Could Tall Ships be coming to Wilmington’s riverfront? The business community has a plan

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tall-ships

WILMINGTON – Tall Ships are coming to the Port City, if Jeffrey Parker and the Wilmington Harbor Enhancement Trust (WHET) can build enough support.

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Jeffrey Parker, Tall Ships chair for WHET

Tall Ships America (TSA) is a fleet of multi-mast sailing vessels that dock at major cities along the Great Lakes, Atlantic and the Gulf Coast. According to Lock, TSA generated $1.8 billion in tourism in Canada and the United States. The TSA also represented significant educational and cultural opportunities.

Parker held an informal meeting at Ironclad Brewery on Tuesday night, inviting local business members to a joint presentation given by WHET and Tall Ships America. Patricia Lock, who oversees special projects for TSA, explained what would be necessary for Wilmington to bring a Tall Ship to the area.

In May of this year, El Galeon – a Tall Ship from Spain – docked in Wilmington. WHET Treasurer Pam O’Bryan said that, despite brutal temperatures, minimal advertising and no on-site parking, the event was an unqualified success.

“In the hottest August on record 1,000 people visited every day for 10 days. They came from Richmond, Raleigh, and Charlotte. We could do so much for Wilmington and our experience with El Galeon proved that.”

El Galeon operated on a profit-sharing deal that Wilmington organizers with only 10 percent of the profits. Parker and Lock told the crowd that future events with the Tall Ships would likely involve booking vessels and paying a daily fee. This arrangement will generate more revenue for Wilmington businesses but it requires considerable community investment.

img_9985-800x533When asked about the realistic cost of booking a ship, Lock told the crowd, “It’s not for the faint of heart.” Docking fees can run from $10,000 to $12,000, usually covered by a combination of tickets sales and community funding. Lock said this considerable investment promises equally considerable returns.

Answering questions about raising the necessary funds, Lock emphasized that tickets sales are not in general a problem. She cited the town of Greenport – on Long Island, New York – with a population of 2,500. Greenport drew a reported 125,000 people when they hosted the Tall Ships.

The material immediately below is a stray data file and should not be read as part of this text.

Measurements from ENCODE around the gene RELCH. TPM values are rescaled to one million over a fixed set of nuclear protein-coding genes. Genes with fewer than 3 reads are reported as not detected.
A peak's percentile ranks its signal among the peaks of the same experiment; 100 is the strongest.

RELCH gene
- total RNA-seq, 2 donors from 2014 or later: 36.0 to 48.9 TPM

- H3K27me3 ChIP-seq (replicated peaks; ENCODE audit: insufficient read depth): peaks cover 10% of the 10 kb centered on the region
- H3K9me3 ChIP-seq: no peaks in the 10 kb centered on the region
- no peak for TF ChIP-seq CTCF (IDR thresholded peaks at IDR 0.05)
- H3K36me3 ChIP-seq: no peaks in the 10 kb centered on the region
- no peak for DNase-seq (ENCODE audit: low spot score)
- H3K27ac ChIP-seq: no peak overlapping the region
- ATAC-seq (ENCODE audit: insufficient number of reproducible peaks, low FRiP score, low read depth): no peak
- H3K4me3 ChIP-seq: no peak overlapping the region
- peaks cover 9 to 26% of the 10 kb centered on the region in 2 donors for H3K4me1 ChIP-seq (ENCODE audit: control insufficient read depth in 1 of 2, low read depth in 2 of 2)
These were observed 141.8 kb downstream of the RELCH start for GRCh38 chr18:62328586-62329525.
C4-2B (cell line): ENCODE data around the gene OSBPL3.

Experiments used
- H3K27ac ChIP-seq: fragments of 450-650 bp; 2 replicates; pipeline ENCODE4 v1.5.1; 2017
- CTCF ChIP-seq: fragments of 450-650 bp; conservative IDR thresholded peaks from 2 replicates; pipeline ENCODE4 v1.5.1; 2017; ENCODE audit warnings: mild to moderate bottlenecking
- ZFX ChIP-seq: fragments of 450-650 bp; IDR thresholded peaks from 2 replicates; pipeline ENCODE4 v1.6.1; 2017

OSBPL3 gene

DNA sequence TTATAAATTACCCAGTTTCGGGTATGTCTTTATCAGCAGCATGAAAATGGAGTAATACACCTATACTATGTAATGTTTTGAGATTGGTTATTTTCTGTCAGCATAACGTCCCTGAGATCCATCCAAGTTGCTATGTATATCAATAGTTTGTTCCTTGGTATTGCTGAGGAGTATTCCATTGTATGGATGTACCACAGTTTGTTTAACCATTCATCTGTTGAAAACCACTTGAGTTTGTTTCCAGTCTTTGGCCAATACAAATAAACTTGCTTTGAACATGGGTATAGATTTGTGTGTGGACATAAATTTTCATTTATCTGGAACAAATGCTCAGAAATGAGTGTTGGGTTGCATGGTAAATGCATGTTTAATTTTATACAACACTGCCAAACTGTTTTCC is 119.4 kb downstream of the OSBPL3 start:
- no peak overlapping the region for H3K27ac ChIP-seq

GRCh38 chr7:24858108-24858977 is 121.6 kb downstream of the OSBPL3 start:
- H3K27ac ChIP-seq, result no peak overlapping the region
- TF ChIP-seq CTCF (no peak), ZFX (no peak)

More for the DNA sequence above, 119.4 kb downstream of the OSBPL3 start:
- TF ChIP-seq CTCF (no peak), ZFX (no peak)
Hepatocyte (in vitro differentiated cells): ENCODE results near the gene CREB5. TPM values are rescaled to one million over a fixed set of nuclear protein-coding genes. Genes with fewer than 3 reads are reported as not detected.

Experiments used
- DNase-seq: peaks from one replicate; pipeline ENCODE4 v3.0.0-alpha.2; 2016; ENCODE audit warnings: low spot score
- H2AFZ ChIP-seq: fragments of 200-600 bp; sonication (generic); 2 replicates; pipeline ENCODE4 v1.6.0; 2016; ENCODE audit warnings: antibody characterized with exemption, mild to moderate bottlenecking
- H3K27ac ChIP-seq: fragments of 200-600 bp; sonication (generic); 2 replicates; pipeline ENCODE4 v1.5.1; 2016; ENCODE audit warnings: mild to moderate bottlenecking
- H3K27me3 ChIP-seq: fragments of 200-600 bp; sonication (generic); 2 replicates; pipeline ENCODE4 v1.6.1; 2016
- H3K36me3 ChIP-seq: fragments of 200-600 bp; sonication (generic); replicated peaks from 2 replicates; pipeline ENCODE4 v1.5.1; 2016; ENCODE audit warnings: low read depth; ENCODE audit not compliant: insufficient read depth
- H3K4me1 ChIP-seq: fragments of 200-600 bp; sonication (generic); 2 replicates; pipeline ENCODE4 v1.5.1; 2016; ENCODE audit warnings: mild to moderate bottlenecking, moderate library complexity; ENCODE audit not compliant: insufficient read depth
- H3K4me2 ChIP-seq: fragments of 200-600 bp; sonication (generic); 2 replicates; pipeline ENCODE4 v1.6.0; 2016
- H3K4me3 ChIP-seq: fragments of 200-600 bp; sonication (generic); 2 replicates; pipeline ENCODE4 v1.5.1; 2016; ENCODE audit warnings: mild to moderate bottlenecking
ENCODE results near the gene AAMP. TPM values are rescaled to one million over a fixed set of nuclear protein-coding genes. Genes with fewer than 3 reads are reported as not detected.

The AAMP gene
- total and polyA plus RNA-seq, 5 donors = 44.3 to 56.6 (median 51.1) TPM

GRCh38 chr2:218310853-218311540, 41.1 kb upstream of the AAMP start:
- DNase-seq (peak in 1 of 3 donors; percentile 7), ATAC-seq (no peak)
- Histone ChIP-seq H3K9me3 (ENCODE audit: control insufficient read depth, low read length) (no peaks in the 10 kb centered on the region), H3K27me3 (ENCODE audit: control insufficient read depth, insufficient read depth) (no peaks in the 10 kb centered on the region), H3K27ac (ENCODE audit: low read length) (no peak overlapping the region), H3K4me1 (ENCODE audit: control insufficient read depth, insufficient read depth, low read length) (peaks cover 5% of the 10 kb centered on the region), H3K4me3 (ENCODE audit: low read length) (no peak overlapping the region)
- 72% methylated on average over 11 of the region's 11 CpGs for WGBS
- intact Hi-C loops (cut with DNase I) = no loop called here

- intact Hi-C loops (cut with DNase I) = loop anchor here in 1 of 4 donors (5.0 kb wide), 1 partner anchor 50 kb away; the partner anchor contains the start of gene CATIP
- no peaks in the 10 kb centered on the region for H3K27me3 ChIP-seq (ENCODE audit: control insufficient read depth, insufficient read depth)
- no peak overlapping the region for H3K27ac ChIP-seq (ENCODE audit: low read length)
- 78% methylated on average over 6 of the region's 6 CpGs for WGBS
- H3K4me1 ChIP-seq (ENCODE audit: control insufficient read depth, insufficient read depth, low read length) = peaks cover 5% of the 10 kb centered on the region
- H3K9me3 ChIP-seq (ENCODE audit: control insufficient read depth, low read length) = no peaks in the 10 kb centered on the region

The crucial issue for bring Tall Ships, Parker said, was generating community support.

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Terry Espy, Downtown Business Alliance

Terry Espy, president of the Downtown Business Alliance, pledged support for “anything that is good for downtown business.”

“We need to pull the same clientele that Charleston pulls,” Espy said. “We’ve got bars and shops and some great restaurants, but we need to go to the next level. It’s our responsibility to go after awesome, not just great.”

Another logistical hurdle will be creating an organization – what Parker called “an independent, self-propelled entity” – to take on the responsibilities of booking Tall Ships, developing a festival plan and building community support around the ships.

The new entity would, in Parker’s opinion, need 501(c)(3) so that community donations could be tax-deductible, a crucial factor in fundraising.

Parker said he hopes to get Wilmington onto the Tall Ships schedule for May of 2018.

“That sounds like a long way off,” Parker said, “but there’s a lot of planning to do. And, just as importantly, if we don’t do anything for the next year or two or  five  while we wait for developments in Wilmington and the port and the waterfront, then we’re pushing things even further into the future. So, it could be 2018 or 2025. I think 2018 will take work, but it can definitely be done.”